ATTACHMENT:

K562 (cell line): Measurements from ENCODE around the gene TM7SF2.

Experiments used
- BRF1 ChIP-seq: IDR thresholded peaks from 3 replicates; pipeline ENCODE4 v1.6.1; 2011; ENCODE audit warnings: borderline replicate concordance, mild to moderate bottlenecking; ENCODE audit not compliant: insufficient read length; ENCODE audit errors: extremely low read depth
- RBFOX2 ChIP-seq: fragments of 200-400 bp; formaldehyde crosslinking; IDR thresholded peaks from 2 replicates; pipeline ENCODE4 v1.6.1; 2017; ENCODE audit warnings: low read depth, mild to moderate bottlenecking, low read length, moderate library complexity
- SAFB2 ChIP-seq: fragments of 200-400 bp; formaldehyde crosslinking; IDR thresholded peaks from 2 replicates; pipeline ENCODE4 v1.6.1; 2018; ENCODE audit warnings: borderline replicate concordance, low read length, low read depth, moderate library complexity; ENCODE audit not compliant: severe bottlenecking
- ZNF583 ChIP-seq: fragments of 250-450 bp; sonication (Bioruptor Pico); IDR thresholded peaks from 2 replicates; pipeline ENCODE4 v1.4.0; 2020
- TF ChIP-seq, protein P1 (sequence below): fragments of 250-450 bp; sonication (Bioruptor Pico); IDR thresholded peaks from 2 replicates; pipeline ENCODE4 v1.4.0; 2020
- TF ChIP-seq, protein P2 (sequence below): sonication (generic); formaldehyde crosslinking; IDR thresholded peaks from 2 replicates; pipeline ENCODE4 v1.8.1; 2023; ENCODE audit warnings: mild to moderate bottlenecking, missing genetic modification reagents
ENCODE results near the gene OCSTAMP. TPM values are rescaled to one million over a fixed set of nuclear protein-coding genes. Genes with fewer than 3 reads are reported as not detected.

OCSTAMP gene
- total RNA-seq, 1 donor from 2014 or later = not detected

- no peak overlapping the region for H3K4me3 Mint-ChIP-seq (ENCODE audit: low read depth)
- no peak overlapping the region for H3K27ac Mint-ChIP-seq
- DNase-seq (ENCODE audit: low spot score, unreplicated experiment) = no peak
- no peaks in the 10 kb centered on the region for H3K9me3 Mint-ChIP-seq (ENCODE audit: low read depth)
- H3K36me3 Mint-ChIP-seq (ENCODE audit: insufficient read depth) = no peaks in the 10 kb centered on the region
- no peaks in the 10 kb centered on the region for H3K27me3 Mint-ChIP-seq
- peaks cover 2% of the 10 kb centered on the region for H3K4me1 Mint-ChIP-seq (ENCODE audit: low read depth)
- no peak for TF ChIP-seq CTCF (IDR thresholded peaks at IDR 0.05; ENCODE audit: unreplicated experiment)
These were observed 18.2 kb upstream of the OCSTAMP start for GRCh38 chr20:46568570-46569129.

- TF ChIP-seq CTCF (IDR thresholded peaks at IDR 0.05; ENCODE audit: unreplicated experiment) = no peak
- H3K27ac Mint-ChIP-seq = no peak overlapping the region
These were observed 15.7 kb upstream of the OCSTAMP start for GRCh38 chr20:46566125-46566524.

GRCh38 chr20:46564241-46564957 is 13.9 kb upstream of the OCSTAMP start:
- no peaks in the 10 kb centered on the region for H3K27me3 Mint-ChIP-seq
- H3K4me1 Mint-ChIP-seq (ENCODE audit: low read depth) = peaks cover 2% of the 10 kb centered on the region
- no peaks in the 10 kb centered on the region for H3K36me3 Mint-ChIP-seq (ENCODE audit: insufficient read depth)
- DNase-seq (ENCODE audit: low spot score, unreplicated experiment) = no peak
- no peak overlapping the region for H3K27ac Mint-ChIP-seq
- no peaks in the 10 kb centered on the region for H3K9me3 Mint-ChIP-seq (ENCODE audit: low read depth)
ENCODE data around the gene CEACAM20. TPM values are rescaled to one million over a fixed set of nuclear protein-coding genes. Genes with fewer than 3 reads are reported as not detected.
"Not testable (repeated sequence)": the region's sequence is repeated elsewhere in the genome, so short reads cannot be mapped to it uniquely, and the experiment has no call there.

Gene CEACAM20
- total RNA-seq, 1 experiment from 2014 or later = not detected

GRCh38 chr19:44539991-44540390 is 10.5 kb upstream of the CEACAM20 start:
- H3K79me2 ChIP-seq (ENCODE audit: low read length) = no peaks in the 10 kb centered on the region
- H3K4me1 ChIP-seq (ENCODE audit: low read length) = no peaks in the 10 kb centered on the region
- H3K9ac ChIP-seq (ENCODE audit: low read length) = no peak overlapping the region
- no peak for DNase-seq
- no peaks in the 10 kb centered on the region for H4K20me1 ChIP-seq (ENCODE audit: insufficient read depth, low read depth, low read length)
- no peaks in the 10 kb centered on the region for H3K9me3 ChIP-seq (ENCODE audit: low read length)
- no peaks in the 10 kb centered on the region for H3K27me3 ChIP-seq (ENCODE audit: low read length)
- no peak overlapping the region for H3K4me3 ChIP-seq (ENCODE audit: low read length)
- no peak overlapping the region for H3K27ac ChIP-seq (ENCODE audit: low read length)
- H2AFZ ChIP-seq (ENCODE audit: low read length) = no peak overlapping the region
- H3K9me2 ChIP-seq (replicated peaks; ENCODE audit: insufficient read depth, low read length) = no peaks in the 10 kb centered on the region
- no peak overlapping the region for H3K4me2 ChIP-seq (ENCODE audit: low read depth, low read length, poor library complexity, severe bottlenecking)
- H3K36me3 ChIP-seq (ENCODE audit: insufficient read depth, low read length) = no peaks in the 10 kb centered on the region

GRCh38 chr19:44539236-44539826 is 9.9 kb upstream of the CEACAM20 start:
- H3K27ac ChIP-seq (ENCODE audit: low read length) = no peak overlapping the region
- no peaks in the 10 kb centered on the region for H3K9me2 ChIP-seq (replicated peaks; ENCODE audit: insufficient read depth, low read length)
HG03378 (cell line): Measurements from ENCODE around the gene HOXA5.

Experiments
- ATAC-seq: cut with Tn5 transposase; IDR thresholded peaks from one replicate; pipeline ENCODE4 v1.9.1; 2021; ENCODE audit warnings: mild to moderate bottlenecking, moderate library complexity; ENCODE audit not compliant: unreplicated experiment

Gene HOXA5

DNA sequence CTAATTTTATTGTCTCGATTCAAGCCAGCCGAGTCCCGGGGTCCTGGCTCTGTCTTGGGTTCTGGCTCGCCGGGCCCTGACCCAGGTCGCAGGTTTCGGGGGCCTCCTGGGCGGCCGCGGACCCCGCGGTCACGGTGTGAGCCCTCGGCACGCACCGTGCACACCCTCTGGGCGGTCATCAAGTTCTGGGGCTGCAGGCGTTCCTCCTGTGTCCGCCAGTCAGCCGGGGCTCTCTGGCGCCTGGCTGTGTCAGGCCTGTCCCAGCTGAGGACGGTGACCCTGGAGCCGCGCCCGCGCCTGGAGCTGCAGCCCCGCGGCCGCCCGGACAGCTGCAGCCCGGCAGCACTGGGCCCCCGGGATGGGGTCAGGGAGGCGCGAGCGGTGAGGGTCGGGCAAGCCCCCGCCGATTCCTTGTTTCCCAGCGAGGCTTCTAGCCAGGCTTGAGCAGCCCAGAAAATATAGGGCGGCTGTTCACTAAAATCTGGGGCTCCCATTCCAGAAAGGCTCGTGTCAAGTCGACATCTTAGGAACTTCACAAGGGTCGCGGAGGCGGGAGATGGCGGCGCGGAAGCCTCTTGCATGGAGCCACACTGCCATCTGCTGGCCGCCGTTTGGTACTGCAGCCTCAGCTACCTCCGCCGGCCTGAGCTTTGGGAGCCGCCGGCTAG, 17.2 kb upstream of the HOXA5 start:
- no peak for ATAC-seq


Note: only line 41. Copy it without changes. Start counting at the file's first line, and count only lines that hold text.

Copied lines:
- no peaks in the 10 kb centered on the region for H3K9me3 ChIP-seq (ENCODE audit: low read length)